In my 8th month of pregnancy, I was home when Aba Nsia knocked on my door. My face dropped when I saw her. Aba was the town gossip and I could neither stand her nor her hooded eyes that resembled a lizard. I would have turned her away but in Fante custom, it is rude to turn away a visitor. ‘Hi, Aba’ I said coldly, ‘shall I offer you a calabash full of water?’. ‘Yes please’ she said smiling. No sooner had she sat down than Aba said ‘Eii, Araba, you’re sleeping but your legs are outside! They are using your knife to cut a snake and you don’t even know’. ‘W-what are you tallking about Araba? Stop speaking in parables’, I said, my head had started to throb. ‘Araba, why are you sleeping while your rivals are dancing apatampa in your backyard? hmmm, open your eyes o!’  I had had enough. ‘Look here Aba, I don’t have any rival. As you know, I’m my husband’s only wife so if you have come here to tell me that you also want him then good you can have him! By the way, if you’ll excuse me, I can’t sit and chat because I have to cook my  husband’s dinner’. “Oh, sorry o my dear, I didn’t mean to take up your time. Let me be on my way and tell your husband that I said hello when he comes home”. I hated the way she sneered when she said ‘husband’ but I decided to ignore it as she left my home.

That evening, I served Yaw yam and palaver sauce. The children were with Aya. Yaw hardly touched his food. It was when he said ‘Thanks for the delicious meal, Araba’ that I knew. I knew because Yaw never called me Araba. He called me odo yewu (the one I love to death) when we were alone. He called me Maame (mom) when our children were around. He called me obaapa (good woman) when our friends and family were around but he never ever called me Araba.

I knew. I knew. And my heart was breaking. I began to yell, my voice hoarse from the tears streaming down my face’O my god Yaw, why did you do this to me? What did I do to make you hate me like this? Yaw was I not good enough? I thought you were different from other men, I didn’t know …” I couldn’t even speak anymore so I just bent over and continued sobbing. Yaw tried to hold me, his voice tinged with guilt and terror “Araba, Araba please don’t do this. Araba please take it easy, please remember your condition. Please Araba”.  I was crying so hard that I didn’t realize that the pain I was feeling in my abdomen wasn’t due to the baby kicking but it was due to the fact that I had gone into labor…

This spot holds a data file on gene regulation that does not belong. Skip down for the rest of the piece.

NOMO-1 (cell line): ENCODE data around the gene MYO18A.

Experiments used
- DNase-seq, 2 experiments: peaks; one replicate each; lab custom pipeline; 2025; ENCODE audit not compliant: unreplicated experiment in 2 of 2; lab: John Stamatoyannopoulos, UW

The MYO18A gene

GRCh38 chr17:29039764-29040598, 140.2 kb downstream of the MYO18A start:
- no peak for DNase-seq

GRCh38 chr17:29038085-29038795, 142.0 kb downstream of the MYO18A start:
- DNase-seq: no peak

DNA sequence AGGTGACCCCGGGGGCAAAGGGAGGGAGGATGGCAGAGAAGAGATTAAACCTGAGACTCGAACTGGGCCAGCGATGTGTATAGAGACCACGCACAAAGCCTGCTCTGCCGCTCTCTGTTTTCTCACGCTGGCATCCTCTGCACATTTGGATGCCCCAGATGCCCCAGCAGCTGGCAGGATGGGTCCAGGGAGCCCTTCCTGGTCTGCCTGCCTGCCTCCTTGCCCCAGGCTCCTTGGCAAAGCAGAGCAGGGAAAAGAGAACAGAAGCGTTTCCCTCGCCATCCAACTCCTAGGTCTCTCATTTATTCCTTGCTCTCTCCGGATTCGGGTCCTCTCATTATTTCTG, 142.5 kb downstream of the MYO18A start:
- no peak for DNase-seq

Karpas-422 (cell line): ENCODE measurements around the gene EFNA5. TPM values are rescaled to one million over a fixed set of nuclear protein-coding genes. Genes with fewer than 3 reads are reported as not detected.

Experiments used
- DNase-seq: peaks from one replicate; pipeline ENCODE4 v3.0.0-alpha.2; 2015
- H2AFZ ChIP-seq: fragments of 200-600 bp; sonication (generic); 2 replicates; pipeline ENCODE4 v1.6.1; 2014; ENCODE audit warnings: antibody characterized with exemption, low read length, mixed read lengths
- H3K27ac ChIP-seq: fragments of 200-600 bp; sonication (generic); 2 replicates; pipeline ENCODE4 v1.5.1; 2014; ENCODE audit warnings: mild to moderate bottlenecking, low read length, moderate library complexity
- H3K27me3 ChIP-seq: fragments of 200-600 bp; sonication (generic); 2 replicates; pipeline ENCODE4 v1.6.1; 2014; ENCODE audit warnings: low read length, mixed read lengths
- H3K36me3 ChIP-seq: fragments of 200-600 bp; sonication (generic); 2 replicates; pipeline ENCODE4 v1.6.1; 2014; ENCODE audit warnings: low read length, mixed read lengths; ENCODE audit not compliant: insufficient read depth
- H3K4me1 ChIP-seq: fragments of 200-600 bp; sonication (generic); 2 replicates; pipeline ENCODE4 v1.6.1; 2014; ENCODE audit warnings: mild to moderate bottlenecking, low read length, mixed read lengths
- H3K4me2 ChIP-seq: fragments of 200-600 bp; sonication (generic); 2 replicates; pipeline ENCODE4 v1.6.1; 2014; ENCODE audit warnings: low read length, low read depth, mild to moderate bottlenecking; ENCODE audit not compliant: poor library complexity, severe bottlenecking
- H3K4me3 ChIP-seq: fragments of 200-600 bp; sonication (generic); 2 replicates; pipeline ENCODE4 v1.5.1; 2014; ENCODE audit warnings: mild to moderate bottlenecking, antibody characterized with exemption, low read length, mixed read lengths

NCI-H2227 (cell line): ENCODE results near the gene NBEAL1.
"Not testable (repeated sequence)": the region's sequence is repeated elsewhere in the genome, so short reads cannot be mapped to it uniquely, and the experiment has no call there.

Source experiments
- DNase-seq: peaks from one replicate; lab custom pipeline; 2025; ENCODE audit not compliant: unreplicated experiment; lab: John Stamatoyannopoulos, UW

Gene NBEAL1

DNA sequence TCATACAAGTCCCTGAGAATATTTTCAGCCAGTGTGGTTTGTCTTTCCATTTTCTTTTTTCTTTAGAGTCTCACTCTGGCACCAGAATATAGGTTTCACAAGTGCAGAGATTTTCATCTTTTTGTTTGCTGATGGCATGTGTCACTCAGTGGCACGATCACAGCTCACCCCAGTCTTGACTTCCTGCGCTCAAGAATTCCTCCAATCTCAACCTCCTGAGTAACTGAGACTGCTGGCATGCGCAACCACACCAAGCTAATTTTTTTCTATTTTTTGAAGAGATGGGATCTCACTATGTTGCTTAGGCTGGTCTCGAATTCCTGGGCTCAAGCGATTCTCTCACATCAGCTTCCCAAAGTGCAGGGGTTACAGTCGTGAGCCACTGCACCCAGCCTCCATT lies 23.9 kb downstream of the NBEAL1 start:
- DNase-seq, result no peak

TO BE CONTINUED

 

 

Sunset by the River

 

About the Author

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Published on: 25 October 2013 by in Creative Non Fiction, Gran, Heterosexual, Relationships

has written 22 stories on this site.

15 Comments
  1. Nick says:

    Will keep granny in our prayers… N stop teasing us like dat.lol… Waiting patiently for the continuation

    • Ekuba says:

      thanks @ Nick! lol, please I beg you i’m not teasing o! i know some people (ahem*AM aka African Mami) won’t believe me but I cut off the essay when I have 1500- 1600 words. And weirdly enough,lately, I’ve been hitting 1500 point when the page turner happens 🙂

      • AM says:

        why would I believe that Ekuba?!?!? You’ve well mastered the art of teasing, the gene has been successfully passed on to you by your predecessors, or is it ancestors-since they are no longer in the writing business…

        Glad that grandma is doing much better. Anxiously waiting for the next installment.

        • Ekuba says:

          lol @ AM ‘predecessors’ hahahaha. Please don’t be anxious, the next instalment will drop this very week even before you know it

  2. Nnenna says:

    Ekuba I am so happy that your grandma is OK, not for me or for anyone on this site but for you and her. May you see each other again before she passes on to the ancestors. I wasn’t so fortunate. It almost destroyed me.

    • Ekuba says:

      @ Nnenna: I love you, that is all I can say. You have no idea how soothing your words are to me. It’s as if you always have the right answers to every situation (remember how you advised me that my ex wasn’t worth my time lol Thank you so much for that! Girl, I threw him out on his ass! hahaha). I’m really sorry though that in your case, you never had the chance to say goodbye to your gran before she passed away. Please, I really believe that in her heart of hearts, she knew that she loved you & that she probably even said goodbye to you. My dad died in another city. I didnt get to say goodbye & I didn’t even know that he had died as I went about my activities that day which was heartbreaking for me. But later, when I thought about it, I realized that he had said ‘goodbye’ to me in so many ways but I just never realized it. Maybe our spirits/ souls/ essence? knows when we’re about to leave & says goodbye to all our loved ones.

      • Nnenna says:

        Well, my culture believe in reincarnation. Hopefully, we’ll meet again. If not, well, I believe we’ll still belong to the same gene pool in future lives. 😀

  3. cosmicyoruba says:

    I am still loving this series. I am glad to know that grandma is okay and will keep her in my thoughts.

    • Ekuba says:

      @CosmicYoruba: I hope you do realize that although I didn’t mention any names, you’re one of the ‘loyal fans of the Gran series’ that I had in mind when I wrote the intro to this episode. Thanks for the continued support.

  4. Saffron says:

    Ekuba– and the shoe drops(!) Or does it?
    Good to know your gran’s ok.

  5. robah says:

    Waiting patiently

    • Ekuba says:

      @ Robah: Blessed are the meek aka patient for they will inherit the earth & you my dear will be inheriting the continuation of this story this very week, for being sooo patient 🙂

  6. Nana Darkoa says:

    Eh? Yaw? Why? And I was thinking he was such a perfect romantic at the earlier part of this story.

    I too I’m glad that Gran is much better x

    • Ekuba says:

      lol @ Nana my grandma is still in love with that guy paa o! You should have seen her face recently when she saw a framed picture of my mom’s wedding which had my grandpa ‘Yaw’ in it. She went on & on talking about him endearingly while my sister & I gave each other looks signalling that we’d have a laugh about it later when our beloved Gran isn’t around lol. Yes i’m glad she’s fine